Cryptographic Key Handling Overview
With cryptographic key handling, persistent keys are stored in the memory of the device without any attempt to alter them. While the internal memory device is not directly accessible to a potential adversary, those who require a second layer of defense can enable special handling for cryptographic keys. When enabled, the cryptographic key handling encrypts keys when not immediately in use, performs error detection when copying a key from one memory location to another, and overwrites the memory location of a key with a random bit pattern when the key is no longer in use. Keys are also protected when they are stored in the flash memory of the device. Enabling cryptographic key handling feature does not cause any externally observable change in the behavior of the device, and the device continues to interoperate with the other devices.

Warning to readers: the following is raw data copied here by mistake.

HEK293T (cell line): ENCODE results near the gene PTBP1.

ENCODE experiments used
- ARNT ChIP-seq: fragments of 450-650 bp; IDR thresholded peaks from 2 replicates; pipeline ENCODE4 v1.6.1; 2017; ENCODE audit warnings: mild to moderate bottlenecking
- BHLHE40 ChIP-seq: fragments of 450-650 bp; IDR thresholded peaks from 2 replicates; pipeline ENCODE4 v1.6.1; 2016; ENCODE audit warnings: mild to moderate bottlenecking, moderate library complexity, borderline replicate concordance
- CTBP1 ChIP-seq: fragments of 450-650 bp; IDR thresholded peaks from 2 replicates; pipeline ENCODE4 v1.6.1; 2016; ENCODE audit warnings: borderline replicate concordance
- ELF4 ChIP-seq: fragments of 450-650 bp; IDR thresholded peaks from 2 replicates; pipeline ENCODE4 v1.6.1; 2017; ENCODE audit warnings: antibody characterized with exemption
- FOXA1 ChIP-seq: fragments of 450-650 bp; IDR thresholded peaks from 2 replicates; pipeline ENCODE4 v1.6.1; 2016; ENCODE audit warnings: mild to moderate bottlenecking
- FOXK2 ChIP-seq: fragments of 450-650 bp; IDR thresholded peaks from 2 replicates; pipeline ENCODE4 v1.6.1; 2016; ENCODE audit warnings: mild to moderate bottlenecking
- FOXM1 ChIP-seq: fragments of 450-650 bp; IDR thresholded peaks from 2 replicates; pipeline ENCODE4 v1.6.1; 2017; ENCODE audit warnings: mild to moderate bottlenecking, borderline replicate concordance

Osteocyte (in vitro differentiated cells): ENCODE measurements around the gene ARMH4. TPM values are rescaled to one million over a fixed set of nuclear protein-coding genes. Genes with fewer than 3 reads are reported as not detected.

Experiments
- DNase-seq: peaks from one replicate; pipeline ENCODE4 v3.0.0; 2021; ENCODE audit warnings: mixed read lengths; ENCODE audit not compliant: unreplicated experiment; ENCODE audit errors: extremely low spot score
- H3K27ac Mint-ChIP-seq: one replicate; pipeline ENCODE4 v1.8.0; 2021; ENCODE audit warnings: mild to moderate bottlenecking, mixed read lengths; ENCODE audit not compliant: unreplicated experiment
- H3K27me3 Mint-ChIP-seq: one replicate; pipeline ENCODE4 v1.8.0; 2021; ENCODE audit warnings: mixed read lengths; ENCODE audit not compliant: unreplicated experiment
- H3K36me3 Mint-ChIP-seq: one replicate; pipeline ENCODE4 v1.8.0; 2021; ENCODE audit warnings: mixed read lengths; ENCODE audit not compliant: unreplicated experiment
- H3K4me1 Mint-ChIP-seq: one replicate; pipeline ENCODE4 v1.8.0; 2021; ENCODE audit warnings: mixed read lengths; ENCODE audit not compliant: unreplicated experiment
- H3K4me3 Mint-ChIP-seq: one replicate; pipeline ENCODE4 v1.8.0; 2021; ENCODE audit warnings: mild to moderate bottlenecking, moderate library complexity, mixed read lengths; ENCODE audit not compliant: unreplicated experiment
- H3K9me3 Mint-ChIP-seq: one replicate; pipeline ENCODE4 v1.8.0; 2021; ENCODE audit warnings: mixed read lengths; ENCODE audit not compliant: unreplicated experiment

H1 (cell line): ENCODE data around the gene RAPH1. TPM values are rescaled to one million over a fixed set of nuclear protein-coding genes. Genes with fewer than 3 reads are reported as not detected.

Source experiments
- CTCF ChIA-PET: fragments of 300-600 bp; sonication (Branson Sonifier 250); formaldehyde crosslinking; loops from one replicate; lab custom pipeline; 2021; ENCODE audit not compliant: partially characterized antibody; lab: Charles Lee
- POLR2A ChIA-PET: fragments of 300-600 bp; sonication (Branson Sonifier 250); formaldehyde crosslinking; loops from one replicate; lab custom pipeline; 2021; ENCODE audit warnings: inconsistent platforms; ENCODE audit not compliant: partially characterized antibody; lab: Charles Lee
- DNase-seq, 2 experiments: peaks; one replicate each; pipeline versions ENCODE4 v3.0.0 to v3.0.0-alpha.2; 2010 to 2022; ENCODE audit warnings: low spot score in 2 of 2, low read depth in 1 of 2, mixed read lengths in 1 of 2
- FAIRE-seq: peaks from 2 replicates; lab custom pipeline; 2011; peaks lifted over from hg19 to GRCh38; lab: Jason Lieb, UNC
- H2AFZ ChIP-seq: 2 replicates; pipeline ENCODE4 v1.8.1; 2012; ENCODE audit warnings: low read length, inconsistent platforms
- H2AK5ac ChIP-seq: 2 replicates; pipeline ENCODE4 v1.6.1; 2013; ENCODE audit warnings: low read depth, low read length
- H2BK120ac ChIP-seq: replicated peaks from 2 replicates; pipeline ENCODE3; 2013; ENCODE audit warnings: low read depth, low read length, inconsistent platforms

A cryptographic administrator can enable and disable the cryptographic self-test functions; however, the security administrator can modify the behavior of the cryptographic self-test functions such configuring periodic self-tests or selecting a subset of cryptographic self-tests.
The following persistent keys are currently under the management of IKE and PKI:
IKE preshared keys (IKE PSKs)
PKI private keys
Manual VPN keys